‘Atrapanieblas’ to capture condensation (Cloud Catchers)


Photo credit: Treehugger

Video screen capture Makeshift

Peruvian farmers harvest water from fog

by Sami Grover

Sami Grover

If you live halfway up a mountain in rural Peru, and if you have no access to running water, farming can be a difficult task. In a town called Villa Lourdes, villagers receive deliveries of fresh drinking water three times a week from Lima—and they used to have to schlep a good deal of that water up the hill to irrigate their crops. That’s until a different, all together more elegant solution presented itself:


Using ‘Atrapanieblas’—large nets erected on the hillside—farmers like Maria Teresa Avalos Cucho take advantage of the daily fog to capture condensation, harvesting between 200 and 400 liters a day from each panel—which is then stored in tanks, and gravity-fed to the crops below.

Read the full article: Treehugger  

Warka water by collecting rain, fog and dew

 Photo credit: Google

Warka water structure. Source: Fondazione Maxxi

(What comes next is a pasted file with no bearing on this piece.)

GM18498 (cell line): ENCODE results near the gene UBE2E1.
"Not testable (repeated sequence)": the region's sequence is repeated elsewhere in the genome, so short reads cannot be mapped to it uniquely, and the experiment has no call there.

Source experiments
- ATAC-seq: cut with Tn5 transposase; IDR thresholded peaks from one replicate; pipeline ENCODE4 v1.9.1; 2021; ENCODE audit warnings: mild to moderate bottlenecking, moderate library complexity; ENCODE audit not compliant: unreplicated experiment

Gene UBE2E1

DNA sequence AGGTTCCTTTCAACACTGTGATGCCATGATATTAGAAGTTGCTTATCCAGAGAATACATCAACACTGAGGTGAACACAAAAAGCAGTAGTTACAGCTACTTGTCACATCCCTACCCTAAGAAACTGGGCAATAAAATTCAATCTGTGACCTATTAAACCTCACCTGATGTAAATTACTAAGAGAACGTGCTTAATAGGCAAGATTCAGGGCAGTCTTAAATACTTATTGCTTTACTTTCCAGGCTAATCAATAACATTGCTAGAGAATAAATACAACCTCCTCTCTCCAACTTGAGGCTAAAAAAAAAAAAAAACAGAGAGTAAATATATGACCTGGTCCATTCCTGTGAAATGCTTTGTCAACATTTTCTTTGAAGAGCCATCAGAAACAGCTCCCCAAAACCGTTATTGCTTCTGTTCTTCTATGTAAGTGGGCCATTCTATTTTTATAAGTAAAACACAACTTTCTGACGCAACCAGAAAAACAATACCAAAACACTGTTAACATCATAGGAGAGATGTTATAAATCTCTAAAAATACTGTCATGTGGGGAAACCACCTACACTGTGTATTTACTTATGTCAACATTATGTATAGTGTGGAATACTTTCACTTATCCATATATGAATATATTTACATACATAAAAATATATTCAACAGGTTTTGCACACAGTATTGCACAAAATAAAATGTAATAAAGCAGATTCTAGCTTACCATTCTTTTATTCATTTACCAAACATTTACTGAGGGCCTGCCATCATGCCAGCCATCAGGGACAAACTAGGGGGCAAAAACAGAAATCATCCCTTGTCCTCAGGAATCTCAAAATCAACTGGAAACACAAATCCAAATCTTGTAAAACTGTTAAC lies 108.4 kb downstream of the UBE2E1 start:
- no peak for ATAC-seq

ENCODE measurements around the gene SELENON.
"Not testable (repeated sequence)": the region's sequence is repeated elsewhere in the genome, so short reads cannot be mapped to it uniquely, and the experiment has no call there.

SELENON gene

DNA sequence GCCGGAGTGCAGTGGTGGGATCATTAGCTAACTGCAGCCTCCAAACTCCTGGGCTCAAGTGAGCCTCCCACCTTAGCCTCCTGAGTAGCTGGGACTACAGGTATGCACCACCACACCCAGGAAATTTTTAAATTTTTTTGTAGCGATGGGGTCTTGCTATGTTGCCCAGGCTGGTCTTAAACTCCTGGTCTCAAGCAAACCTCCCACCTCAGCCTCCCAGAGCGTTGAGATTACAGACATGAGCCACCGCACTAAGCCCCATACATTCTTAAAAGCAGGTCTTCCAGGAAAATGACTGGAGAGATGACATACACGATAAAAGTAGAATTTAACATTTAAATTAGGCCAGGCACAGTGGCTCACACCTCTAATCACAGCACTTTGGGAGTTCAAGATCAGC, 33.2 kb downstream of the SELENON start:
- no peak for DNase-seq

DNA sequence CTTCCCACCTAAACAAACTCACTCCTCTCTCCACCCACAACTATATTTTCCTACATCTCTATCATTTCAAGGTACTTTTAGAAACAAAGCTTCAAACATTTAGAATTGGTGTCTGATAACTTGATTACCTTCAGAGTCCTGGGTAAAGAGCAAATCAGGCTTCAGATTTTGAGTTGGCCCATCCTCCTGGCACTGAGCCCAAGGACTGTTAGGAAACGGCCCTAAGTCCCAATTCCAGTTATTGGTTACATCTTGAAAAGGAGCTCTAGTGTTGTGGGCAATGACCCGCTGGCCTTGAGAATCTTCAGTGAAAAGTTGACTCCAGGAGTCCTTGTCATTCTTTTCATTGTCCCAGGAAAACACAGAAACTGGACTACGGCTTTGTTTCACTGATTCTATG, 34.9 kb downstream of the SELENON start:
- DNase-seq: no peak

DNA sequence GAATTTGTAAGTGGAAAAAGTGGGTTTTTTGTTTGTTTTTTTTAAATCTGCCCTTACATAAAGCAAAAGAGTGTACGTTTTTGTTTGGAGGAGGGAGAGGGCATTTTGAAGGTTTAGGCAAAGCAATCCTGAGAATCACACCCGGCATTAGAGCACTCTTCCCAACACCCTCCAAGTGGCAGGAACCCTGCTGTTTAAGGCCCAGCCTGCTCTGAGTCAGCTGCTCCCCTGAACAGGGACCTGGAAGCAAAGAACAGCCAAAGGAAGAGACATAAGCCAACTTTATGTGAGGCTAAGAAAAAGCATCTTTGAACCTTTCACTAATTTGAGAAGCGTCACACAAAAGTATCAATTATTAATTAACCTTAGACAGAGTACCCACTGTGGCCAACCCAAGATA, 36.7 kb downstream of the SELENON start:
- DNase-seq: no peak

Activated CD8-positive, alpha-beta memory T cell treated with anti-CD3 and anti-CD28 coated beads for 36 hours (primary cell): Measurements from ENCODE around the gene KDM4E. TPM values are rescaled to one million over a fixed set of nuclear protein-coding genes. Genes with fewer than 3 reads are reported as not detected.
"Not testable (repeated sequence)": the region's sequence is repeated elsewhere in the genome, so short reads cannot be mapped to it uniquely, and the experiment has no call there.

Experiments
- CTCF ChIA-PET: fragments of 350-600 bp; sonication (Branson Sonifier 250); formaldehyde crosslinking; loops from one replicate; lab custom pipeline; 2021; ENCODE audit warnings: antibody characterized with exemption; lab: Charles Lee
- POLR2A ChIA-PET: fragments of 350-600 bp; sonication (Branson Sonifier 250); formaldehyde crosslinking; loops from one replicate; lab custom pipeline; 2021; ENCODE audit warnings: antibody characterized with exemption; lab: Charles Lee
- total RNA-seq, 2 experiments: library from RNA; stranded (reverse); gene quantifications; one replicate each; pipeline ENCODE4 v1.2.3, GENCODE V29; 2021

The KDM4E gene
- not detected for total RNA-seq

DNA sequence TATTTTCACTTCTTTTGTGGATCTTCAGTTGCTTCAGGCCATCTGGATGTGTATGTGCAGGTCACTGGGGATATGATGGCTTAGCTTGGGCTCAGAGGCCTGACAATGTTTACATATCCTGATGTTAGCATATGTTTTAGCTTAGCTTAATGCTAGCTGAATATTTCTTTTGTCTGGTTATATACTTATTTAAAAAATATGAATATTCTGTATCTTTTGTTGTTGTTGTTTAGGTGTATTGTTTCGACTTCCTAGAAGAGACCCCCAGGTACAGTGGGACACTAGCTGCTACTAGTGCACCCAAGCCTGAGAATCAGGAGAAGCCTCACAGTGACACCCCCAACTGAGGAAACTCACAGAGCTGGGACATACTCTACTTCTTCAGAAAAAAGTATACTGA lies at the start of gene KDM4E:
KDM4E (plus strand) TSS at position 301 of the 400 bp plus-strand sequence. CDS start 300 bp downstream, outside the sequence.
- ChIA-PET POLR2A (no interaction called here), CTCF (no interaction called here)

Bamboo water catcher project misses crowdfunding target

VIDEO : http://youtu.be/WaOU-GQx2TQ

Speed read

  • Water moisture collects on the pineapple-shaped bamboo and mesh structure
  • Despite missing its Kickstarter target, other potential funders are interested
  • But water experts say the technology offers poor value for Africa
Warka water structure - http://reggaerevolution.it/portal/e107_images/newspost_images/warka_water.jpg
Warka water structure – http://reggaerevolution.it/portal/e107_images/newspost_images/warka_water.jpg


The project started after Vittori’s visit to water-starved parts of Ethiopia in 2012. He designed a pineapple-shaped bamboo and mesh structure on which water from rain, fog and dew collects and drains into a container (see below for a video outlining the design).

The ideas behind Warka Water are used in fog catchers in Chile and Peru. But water experts tell SciDev.Net that this version of the technology is too impractical and expensive to use in Africa.

Vittori envisages mass production of the water towers in Africa. The structure can be assembled by a small team without the need for training. He estimates that each tower would provide 50 to 100 litres of water a day

Read the full article: SciDevNet

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